Shenmue (Dreamcast) review
"In the vast universe of gaming, there are some titles that are about as shallow as a children's swimming pool at a YMCA. And on the other hand, there are titles that are so vast that the Pacific Ocean wouldn't even match in comparison. Shenmue for the Sega Dreamcast is just that deep."
In the vast universe of gaming, there are some titles that are about as shallow as a children's swimming pool at a YMCA. And on the other hand, there are titles that are so vast that the Pacific Ocean wouldn't even match in comparison. Shenmue for the Sega Dreamcast is just that deep.
When I first booted up Shenmue, my mind was really racing through the multiple expectations that myself and the rest of the anxious gaming public had been considering. ''Is it just one big free for all, roam-where-you-want, kind of action/RPG?'' ''Can the gameplay be rivaled by anything to this date?'' Even though this experience was about a year ago, at the time, many people thoroughly questioned what kind of game it would play like, and the above questions are perfect examples of what people wondered all about. Soon after starting-up my Dreamcast, all of those mysterious questions were soon answered over an addictive and enjoyable period of two weeks.
Shenmue starts off with a cinema showing the background of Ryo and his father's unfortunate fate at the hands of the dark Lan Di. Once the gameplay begins, you are inside Ryo's house, only a minor piece of the detailed world around you. At first, I just walked all around the house, examining anything I could and simply admiring the gorgeous detail. This is only the beginning.
The story spans over numerous chapters, and this game being the very first of them all. What Shenmue is all about is finding information pointing to the next step in your quest of avenging your father's demise, hunting down his murderer, and eventually getting even with him. This chapter of the immersive epic barely scratches the surface of the entire mystery. Anyway, enough about the story, that's up to you to play through and enjoy for yourself.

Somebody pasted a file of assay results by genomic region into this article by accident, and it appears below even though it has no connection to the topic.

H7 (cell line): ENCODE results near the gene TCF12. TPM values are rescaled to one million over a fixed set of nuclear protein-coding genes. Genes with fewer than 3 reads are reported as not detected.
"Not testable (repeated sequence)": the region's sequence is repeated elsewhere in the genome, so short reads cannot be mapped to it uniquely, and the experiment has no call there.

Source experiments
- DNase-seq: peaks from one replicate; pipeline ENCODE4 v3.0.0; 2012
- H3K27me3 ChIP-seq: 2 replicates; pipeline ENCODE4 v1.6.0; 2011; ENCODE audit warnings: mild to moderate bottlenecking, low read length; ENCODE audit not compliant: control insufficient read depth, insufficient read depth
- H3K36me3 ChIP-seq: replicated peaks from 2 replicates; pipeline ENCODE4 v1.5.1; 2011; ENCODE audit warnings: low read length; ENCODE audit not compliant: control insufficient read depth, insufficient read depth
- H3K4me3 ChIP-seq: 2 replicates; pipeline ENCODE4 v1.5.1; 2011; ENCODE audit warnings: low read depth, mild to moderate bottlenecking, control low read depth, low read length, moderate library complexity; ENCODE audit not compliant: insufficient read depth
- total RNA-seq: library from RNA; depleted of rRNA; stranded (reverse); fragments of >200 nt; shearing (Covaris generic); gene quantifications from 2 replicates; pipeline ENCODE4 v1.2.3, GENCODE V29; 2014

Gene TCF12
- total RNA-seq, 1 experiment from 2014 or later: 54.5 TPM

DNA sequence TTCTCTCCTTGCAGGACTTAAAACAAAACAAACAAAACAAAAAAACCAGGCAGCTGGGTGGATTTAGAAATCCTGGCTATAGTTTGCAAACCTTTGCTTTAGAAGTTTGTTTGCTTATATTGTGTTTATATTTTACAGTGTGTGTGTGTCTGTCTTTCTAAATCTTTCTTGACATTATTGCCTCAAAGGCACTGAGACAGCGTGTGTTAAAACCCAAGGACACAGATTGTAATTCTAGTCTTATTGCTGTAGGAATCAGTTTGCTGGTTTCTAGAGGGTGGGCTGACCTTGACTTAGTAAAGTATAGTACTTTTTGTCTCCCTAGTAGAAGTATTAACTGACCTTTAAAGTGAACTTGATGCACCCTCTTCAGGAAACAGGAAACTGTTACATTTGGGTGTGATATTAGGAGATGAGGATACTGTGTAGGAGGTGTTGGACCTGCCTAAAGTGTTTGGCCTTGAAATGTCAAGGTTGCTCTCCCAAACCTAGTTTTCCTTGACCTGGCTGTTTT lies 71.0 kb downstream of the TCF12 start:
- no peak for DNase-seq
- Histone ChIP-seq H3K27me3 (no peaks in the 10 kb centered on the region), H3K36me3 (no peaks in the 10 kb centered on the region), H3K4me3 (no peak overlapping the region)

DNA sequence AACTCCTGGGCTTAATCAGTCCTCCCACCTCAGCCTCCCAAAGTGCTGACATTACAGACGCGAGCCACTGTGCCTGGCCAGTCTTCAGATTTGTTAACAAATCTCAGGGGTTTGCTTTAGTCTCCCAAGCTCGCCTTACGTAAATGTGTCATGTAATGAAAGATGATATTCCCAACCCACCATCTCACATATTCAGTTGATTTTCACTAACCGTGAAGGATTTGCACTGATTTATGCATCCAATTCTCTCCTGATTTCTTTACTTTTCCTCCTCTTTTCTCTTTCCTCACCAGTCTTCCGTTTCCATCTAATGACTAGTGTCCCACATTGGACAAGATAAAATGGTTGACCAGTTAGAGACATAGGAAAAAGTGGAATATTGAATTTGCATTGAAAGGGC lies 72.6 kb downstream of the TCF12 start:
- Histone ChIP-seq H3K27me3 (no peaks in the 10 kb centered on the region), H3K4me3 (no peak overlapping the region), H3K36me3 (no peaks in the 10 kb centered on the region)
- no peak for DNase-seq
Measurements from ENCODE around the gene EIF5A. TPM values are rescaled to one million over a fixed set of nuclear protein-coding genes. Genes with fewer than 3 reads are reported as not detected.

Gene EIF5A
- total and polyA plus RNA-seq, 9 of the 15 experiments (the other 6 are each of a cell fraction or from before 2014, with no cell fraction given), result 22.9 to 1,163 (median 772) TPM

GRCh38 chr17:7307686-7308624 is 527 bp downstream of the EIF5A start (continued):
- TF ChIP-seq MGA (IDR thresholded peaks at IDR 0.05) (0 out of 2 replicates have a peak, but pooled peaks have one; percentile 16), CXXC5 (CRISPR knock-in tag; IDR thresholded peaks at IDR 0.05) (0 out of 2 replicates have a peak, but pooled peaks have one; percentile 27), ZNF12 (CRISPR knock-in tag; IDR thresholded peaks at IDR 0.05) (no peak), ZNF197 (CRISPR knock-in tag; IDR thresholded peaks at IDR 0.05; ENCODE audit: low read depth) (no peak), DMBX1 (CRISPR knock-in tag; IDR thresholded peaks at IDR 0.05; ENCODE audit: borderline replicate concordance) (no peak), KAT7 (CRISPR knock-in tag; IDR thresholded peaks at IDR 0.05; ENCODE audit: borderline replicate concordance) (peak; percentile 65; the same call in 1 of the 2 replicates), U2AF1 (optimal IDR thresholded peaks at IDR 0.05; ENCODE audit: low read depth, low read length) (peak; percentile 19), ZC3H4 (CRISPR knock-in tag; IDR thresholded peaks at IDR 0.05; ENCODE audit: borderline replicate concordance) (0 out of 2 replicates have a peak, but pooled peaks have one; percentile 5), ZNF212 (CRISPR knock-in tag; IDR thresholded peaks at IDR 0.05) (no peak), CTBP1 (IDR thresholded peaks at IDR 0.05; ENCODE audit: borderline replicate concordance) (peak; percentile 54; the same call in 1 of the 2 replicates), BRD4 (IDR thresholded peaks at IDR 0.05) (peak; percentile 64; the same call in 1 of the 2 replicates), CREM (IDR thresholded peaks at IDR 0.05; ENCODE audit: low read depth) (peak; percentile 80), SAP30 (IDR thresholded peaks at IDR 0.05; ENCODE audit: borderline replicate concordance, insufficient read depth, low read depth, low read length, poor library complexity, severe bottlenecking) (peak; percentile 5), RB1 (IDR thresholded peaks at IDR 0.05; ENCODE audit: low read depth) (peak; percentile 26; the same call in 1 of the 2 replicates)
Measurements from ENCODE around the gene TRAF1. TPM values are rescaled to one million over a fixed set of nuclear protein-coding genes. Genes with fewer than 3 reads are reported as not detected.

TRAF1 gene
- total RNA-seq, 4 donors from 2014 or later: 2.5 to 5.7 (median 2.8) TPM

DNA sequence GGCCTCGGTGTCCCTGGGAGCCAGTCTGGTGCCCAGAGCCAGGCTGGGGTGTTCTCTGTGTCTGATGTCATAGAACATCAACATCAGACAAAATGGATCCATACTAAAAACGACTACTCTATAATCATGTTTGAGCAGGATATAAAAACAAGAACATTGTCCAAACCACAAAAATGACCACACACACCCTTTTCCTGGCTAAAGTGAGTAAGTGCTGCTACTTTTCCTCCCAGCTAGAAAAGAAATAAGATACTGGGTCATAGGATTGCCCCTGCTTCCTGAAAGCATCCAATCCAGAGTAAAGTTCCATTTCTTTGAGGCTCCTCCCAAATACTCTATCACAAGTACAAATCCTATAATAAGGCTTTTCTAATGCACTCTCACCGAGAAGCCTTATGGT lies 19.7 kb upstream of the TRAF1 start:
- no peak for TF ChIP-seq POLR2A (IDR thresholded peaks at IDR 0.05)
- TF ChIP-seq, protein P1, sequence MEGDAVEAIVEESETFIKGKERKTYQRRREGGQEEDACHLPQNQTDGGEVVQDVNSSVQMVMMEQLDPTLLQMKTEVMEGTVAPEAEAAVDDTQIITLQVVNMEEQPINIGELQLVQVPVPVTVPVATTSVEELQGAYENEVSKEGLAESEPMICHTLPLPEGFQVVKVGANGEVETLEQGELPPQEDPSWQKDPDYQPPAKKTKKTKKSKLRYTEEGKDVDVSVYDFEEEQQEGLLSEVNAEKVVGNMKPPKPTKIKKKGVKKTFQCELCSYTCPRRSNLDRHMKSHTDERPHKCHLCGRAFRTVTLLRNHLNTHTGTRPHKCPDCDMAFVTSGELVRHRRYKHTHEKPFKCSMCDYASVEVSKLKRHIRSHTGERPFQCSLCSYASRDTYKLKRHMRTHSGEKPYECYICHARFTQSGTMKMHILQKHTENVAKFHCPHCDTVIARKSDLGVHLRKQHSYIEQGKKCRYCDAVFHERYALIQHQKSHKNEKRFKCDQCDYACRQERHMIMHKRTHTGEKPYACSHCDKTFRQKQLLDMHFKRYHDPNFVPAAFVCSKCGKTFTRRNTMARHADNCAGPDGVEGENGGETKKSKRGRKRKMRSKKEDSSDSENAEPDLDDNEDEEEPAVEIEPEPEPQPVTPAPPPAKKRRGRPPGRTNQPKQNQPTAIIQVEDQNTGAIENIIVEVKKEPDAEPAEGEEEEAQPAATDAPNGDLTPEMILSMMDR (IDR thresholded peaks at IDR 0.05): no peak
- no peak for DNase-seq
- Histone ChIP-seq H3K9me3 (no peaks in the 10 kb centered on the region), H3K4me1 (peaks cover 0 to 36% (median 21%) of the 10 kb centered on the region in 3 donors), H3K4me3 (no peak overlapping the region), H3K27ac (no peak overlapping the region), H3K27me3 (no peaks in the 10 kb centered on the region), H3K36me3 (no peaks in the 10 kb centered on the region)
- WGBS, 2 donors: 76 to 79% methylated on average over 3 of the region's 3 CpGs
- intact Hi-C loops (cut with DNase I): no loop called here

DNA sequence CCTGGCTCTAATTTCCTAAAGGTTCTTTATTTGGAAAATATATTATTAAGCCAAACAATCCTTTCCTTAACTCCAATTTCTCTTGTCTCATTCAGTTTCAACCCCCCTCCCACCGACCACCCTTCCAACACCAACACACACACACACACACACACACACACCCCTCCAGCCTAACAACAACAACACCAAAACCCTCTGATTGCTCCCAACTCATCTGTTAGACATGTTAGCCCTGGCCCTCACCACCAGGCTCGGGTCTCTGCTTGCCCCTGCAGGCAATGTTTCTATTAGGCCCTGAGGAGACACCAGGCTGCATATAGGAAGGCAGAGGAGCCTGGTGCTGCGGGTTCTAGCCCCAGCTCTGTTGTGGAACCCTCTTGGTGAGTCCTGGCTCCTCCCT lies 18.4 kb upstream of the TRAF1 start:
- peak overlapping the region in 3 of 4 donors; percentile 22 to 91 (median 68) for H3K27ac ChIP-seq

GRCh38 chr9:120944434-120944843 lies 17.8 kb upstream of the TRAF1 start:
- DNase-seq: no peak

Throughout the world of Shenmue, there are many things you can simply walk up to and interact with. The arcade, for one, allows you to use your yen to disperse amongst the gaming machines provided. When you choose to do so, you're thrown into one of many 80's Sega classics. From a game of darts to hopping into a motorcycle racer, it's really quite interesting (and fun!) to parade around the arcade and waste your money on, especially when trying to pass the time in-game. On the streets, you can find little toy dispenser machines containing popular Sega game characters. Virtua Fighter, Sonic, etc. Collect 'em all!
Character interaction spans from being an extremely enjoyable event to utterly tedious and boring at times. When you are seeking out answers to new information gained and entered into your journal (a little yellow pad that Ryo keeps to jot down tid bits of suspicious findings/events), you're required to walk around the town and interact with other citizens in order to gain the desired answers of your quest. At times, the conversations can be rather shallow, and sometimes, simply funny as hell to watch, considering the bland dialogue that you can occasionally run into. But for the most part, interacting with friends and other citizens turns out being pretty addicting.
Shenmue's control scheme is actually quite a unique one, at that. While the D-Pad guides you around, the A button is the primary action button while roaming around and activating certain allowed actions. The R Trigger is the real catch: holding this down will put you into Ryo's first-person perspective, giving you the ability to examine (and take, most of the time) just about anything you can glance at. When using this option, the D-Pad moves Ryo's view from targeting one specific object to another. This ability is quite needed in order to make your way through the game. Fights are one of the best parts about Shenmue simply because of the fighting game approach that was implemented into the controls during battle. D-Pad motions mixed together with button taps, this game practically has a fighting game in itself.
The visuals in Shenmue, despite being a year old, are actually still particularly impressive, especially being on a console with dated hardware. The detail in the world around you is rather deep, from multiple other citizens on screen at one time to the many buildings in a row on the sidestreets. Although, I found myself playing at a slowed framerate at times due to the constant crowds of people wandering through the detailed town. Yet overall, Shenmue does quite impressively in this factor of the game.
The realism factor in the audio portion is one of the best parts of Shenmue, especially the stunning ambience. Honking horns, conversations between other people, and other regular sounds you'll hear in a city are found throughout Shenmue. The seemingly fitting oriental music constantly plays and never wears old as you work your way through the game. The sounds of Shenmue are incredible, to say the least.
If you decide to try Shenmue, what you'll find is a moving, detailed, epic with a world of goodness to be found. Overall, this game grabbed me, shook me, and left me wanting more. And if you're an Xbox owner (or plan on being one sometime soon), you will definitely end up receiving more to this story with the exclusive Shenmue 2 (which was cancelled for Dreamcast at the stage of nearly being released). But for now, enjoy the incredible beginning to the story of Yu Suzuki's masterpiece.
Community review by metaliknight (Date unavailable)
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